“Occidental was an exception, as it is aiming for net zero for Scope 1 and 2 emissions by 2040 and for Scope 3 emissions by 2050,” the report read. “Additionally, Hess disclosed that a chief operating officer-led task force had been set up to consider the company’s medium- and long-term climate strategy, including whether it can feasibly achieve net-zero GHG emissions by 2050. It is likely that other firms are similarly trying to figure out internally how to make good on promises made.”
Most firms were also muted about how they integrate climate risks into their overall risk-management strategies, the authors noted. One firm, Diamondback, provided little description of its process, other than it “always monitors and manages potential legal risks,” according to the paper.
Others, such as ConocoPhillips, provided much more detailed accounts of their climate-risk assessments. That company, for example, conducts climate assessments for its large future projects, and those reports include forecasts emissions for the duration of the projects, the paper stated.
What investors want
The researchers also interviewed 12 investors whose companies are active in the energy sector, with their businesses representing a total of nearly $8trn in assets under management. Those investors, spanning major banks, insurers, asset managers and private equity funds, gave their views on the future of the oil and gas business and how future regulations will likely affect it.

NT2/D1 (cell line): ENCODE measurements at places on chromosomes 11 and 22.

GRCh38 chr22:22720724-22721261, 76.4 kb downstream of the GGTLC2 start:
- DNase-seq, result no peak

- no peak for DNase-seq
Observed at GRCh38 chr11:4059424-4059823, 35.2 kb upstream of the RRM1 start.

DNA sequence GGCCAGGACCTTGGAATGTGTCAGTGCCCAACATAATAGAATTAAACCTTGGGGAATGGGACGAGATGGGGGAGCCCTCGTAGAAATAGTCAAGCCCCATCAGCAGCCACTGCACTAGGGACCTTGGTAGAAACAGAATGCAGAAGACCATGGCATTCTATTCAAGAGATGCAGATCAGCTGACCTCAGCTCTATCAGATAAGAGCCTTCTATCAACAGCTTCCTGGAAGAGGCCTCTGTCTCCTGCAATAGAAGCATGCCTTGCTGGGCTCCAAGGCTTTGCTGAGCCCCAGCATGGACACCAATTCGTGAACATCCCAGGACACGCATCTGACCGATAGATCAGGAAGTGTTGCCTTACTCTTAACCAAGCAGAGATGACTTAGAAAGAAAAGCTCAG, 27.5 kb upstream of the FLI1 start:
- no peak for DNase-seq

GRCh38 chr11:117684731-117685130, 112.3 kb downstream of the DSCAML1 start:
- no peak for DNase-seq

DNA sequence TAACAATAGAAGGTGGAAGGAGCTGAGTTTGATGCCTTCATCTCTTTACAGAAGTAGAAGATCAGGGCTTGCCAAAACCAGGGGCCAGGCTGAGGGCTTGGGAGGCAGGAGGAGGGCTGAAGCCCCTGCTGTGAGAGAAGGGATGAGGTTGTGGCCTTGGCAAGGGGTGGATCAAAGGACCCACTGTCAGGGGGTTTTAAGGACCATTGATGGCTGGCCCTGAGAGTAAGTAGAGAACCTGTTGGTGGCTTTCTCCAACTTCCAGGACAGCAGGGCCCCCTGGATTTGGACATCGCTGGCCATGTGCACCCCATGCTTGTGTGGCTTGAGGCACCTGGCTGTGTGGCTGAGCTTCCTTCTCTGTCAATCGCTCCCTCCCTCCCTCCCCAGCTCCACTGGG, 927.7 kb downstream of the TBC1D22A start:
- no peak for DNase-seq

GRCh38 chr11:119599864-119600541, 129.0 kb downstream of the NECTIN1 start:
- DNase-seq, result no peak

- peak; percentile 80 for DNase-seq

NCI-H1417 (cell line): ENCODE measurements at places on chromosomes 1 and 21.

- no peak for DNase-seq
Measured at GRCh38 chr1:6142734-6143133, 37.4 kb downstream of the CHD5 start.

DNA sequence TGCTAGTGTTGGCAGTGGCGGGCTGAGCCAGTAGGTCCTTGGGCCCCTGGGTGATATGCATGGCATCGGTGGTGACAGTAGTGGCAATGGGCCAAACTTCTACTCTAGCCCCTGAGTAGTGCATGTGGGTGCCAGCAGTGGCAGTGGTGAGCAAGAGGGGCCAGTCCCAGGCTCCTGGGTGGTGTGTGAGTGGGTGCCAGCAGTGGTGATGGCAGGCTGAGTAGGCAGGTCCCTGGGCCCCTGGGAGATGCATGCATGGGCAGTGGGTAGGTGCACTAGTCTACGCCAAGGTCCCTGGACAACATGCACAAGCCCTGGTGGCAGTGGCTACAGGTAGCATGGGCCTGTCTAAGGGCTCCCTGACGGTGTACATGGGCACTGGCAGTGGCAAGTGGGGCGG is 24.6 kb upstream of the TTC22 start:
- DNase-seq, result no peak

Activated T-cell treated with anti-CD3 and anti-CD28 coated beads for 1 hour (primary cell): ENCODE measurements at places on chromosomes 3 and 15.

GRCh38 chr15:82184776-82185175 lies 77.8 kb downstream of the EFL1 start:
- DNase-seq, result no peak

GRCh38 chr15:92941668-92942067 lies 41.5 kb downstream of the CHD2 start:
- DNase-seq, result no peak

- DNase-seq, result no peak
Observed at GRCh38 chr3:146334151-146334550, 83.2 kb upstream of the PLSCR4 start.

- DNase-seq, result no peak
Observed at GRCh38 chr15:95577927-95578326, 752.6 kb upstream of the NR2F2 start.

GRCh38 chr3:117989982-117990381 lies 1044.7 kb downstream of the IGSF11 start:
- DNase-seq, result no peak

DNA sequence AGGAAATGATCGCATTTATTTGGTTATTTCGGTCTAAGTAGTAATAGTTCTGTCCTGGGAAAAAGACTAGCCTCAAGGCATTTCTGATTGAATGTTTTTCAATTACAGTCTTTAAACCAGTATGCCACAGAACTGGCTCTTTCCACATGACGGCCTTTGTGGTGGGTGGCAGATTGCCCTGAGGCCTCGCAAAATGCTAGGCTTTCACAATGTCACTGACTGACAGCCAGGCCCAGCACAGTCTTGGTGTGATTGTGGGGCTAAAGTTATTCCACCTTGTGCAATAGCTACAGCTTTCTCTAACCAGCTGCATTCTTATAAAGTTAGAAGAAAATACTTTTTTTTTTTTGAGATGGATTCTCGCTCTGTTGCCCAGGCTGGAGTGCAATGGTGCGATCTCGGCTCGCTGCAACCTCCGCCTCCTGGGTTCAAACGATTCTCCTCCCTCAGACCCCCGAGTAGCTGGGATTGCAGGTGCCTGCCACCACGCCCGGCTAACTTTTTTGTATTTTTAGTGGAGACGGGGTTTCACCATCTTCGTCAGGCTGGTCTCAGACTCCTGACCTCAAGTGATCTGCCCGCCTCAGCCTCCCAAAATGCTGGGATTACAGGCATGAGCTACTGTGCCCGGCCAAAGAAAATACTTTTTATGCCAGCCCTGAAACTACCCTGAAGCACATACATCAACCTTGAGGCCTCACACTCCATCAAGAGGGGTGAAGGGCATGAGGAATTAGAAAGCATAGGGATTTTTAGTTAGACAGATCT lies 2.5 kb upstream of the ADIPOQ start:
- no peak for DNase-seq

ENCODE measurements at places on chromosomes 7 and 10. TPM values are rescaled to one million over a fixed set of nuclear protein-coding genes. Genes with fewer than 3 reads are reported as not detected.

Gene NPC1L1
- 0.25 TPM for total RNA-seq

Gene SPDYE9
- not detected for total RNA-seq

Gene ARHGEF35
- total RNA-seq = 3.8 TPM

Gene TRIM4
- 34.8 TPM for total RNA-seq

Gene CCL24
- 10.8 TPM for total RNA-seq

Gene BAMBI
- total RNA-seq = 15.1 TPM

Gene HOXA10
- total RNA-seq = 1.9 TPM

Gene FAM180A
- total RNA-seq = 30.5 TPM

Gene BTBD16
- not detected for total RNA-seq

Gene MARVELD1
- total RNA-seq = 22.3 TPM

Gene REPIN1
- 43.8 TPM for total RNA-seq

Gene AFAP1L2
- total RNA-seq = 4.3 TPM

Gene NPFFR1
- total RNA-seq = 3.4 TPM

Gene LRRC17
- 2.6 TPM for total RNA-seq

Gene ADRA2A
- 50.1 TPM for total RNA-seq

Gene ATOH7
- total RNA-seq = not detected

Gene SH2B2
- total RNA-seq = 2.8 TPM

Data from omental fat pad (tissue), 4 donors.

All investors said the fossil fuel companies must work to reduce Scope 1 and 2 emissions, and most said that Scope 3 emissions should be reported, at a minimum.
One firm, Nuveen, has asked oil and gas companies to use standard frameworks for climate reporting, such as TCFD, said Sarah Wilson, head of ESG integration. However, even within that standard, the information that energy companies report can be inconsistent, Wilson said.
“We like them to evidence that they have board and management oversight of climate risk,” she said.
See also: – Nuveen Q&A: Too much jargon in ESG
The company wants to see quantitative climate metrics, scenario analysis and goals that are in line with the Paris Agreement, for example. Verification of emissions data by a third party is a plus, but only some oil and gas companies provide that, Wilson said.
Lacking among those companies are actual climate transition plans, she noted.
“That’s the next frontier of company reporting,” she said.
Investors who spoke with the Columbia researchers expressed uncertainty about the future of the industry and largely said they preferred approaching oil and gas through engagement rather than divestment.
However, they said they are seeking more disclosure from the firms they hold, including data about lobbying. It is problematic, for example, when a company’s publicly stated position on a topic like carbon taxes goes against its political spending, Wong noted.
“That’s something investors can be a bit more savvy on, is to hold those companies accountable,” Wong said.